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Pollination by wind is called as
(a) Geitonogamy
(b) Anemophily
(c) Autogamy
(d) Malacophily

Last updated date: 20th Jun 2024
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Hint Pollination is the process of transfer of pollen grains from the anther to stigma, it takes place by both biotic and abiotic factors. The biotic and abiotic factor is common in the case of cross-pollination in which transfer of pollen takes place between the flowers of a genetically different plant.

Complete Answer:
Pollination by wind is called Anemophily. Wind pollination is a mode of cross-pollination in which air current transfers pollen grains from the dehiscing anther to different places by which the receptive stigma takes compatible floating pollen by air. The anemophilous flower is small and packed in inflorescence which is colourless, nectarless and odourless. The pollen grain is small, smooth, non-sticky and light which consist of air sacs or wings whereas stigma is hairy, feathery or branched which help to capture the pollen grains.

Additional information:
Anemophily and hydrophily both are the abiotic agents of pollination. Hydrophily take place in water which is common in aquatic plants. Hydrophilous flowers are small, light, nectarless and odourless with the unwettable perianth. Pollen grains are surrounded by mucilage covering which protects pollen grain from water. Stigma is also unwettable, long and sticky. Pollination below the surface of the water is called as hypohydrophily whereas pollination on the surface of the water is called epihydrophily.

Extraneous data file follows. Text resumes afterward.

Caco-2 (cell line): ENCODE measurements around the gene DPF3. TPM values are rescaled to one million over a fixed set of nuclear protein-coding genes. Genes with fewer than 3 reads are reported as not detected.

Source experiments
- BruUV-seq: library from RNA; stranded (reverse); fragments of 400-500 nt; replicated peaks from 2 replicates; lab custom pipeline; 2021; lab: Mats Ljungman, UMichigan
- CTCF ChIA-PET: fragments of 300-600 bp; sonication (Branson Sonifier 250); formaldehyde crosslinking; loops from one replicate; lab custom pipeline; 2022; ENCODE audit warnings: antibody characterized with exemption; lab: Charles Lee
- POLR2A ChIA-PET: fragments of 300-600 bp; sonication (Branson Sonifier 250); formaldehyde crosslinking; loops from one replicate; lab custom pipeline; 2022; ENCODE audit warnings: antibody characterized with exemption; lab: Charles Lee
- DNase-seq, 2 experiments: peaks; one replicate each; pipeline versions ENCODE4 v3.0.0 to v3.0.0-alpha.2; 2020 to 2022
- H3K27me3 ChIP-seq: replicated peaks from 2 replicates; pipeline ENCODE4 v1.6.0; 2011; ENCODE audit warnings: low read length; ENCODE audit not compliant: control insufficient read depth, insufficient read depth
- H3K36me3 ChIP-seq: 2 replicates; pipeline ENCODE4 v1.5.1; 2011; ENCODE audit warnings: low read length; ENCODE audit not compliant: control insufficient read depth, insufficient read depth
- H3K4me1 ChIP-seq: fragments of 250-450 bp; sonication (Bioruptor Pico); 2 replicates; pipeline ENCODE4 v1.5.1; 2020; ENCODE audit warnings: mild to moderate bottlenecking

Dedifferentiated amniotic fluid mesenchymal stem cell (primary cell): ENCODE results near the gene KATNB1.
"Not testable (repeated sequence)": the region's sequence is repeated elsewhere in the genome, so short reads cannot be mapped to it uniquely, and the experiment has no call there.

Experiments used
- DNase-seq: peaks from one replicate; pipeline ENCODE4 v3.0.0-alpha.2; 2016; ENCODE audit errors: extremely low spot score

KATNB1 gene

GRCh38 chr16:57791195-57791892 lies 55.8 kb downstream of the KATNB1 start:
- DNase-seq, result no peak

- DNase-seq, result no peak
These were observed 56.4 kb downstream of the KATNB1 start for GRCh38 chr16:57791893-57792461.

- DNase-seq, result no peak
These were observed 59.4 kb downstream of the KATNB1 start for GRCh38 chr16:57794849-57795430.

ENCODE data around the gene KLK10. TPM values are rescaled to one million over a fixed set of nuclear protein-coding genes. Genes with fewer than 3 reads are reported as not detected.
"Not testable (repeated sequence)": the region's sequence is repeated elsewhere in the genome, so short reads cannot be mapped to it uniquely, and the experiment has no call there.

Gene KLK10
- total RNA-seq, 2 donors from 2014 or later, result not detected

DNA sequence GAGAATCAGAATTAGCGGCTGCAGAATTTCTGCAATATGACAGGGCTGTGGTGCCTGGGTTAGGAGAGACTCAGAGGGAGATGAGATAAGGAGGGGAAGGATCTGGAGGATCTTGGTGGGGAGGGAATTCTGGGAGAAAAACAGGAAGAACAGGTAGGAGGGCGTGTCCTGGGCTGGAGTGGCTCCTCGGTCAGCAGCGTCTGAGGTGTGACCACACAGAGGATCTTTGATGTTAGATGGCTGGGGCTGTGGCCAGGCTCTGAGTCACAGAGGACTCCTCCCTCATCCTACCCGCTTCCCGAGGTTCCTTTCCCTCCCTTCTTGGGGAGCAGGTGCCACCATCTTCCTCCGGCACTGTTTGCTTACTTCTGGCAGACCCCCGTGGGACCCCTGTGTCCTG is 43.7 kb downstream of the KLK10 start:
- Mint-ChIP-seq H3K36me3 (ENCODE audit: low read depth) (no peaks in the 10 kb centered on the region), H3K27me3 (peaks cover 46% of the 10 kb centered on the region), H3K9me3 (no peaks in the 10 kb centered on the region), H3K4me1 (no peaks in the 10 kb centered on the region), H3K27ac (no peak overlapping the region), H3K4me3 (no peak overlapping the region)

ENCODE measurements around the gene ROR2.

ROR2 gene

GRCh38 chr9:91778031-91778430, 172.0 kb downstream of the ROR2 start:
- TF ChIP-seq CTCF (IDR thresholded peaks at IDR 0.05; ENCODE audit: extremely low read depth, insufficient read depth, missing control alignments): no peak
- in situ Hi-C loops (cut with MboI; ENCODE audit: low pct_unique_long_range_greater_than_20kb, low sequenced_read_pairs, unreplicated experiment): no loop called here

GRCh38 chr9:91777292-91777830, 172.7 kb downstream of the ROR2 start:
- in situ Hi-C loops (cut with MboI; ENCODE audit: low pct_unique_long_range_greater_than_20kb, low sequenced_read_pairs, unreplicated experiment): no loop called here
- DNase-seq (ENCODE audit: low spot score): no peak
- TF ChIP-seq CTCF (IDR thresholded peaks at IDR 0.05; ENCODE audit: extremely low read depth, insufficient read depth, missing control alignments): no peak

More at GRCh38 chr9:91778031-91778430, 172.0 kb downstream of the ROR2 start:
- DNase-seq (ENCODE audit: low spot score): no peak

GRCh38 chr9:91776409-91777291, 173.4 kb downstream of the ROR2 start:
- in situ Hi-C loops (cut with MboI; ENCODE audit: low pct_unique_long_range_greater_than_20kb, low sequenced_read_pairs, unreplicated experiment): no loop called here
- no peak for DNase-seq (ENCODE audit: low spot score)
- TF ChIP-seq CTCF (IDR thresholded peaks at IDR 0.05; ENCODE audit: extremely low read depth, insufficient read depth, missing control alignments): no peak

Some aquatic plants do not show hydrophily, the flowers of these plants emerge from water and pollination takes place by wind and insects because water is not a good medium for transport of pollen grains.

So, the correct answer is Anemophily.

Note: Anemophily is a wasteful process because it is non-directional and the rate of successful pollination is also low.
In the case of Urtica anther burst suddenly by projecting out pollen grains in the air which is also known as gunpowder mechanism.